Infographic from CDC
What if you were hospitalized, ill with a problem that could have been easily prevented? If you were able to avoid a hospitalization, would you use the prevention? Along those same lines, what if you experienced a long recovery after leaving the hospital? You had difficulty walking due to weakness from being so ill. A caregiver has to come in and prepare your meals, help you bathe and get dressed. This could go on for weeks or months. Or, it could be permanent.
This scenario happens to thousands of seniors every year. Sadly, it can be prevented. The prevention? It is easy to obtain, relatively painless, paid by insurance and reasonably effective. A flu shot.
The elderly has a weakened immune system. Because of that they are prone to developing pneumonia if they get influenza. Almost all elderly with pneumonia are hospitalized. Pneumonia accounts for 50% of all deaths that occur during the flu season. Moreover, seniors don’t bounce back from pneumonia like a younger person does. It can take months to get back to regular activities. In the meantime, they must rely on others to help with tasks that are taken for granted, like bathing, dressing, and eating. For those who already have heart or lung disease, the after effects can be permanent.
Many seniors avoid getting a flu shot for a variety of reasons. “It makes my arm sore.” This is only temporary. “It gave me the flu one year.” No, it can’t give you the flu. You picked up another virus that seemed like the flu. “I don’t get sick. I won’t press my luck.” Your luck may change in an unhappy way if you get the flu. “I’m allergic to eggs. I can’t take a flu shot.” There’s a vaccine for that. Many of the reasons for not getting the flu shot are simply minor aggravations.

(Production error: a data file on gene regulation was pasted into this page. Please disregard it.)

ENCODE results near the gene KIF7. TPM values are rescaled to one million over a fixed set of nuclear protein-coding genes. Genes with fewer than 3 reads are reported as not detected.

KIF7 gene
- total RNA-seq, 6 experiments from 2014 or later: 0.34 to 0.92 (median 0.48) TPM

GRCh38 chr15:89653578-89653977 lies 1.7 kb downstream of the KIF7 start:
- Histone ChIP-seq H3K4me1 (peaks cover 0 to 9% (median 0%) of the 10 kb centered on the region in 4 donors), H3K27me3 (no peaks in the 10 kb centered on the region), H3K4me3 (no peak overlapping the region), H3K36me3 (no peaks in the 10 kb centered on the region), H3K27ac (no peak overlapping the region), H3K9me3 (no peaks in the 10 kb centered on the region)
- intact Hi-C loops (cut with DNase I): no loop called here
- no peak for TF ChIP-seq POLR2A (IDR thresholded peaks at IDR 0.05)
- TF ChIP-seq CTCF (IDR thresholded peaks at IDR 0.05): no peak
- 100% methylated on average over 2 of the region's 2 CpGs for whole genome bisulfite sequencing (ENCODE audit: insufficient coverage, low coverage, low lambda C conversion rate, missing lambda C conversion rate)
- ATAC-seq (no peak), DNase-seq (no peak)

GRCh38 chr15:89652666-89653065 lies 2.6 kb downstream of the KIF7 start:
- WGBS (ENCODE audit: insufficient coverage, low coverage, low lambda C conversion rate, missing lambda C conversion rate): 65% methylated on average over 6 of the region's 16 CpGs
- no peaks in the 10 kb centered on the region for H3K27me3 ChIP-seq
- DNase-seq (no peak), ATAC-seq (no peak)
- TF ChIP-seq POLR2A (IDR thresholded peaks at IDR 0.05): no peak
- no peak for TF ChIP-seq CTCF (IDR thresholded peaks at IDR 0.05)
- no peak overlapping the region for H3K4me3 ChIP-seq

Luckily, most seniors get a flu shot. It is estimated that even if the vaccine was only 10% effective in those who get the shot, it would prevent 13,000 hospitalizations from the flu and pneumonia. Since the vaccine is generally much more effective than that, even more hospitalizations are prevented.
Think about the “What Ifs” before you say no to a flu shot. Recovery from a debilitating pneumonia caused by the flu is certainly a greater price to pay than a minor inconvenience from getting a shot. A moment of bother can save you from months or even years of misery. If seniors can see the big picture and understand their risks then a flu shot becomes a simple sacrifice. Which will you choose?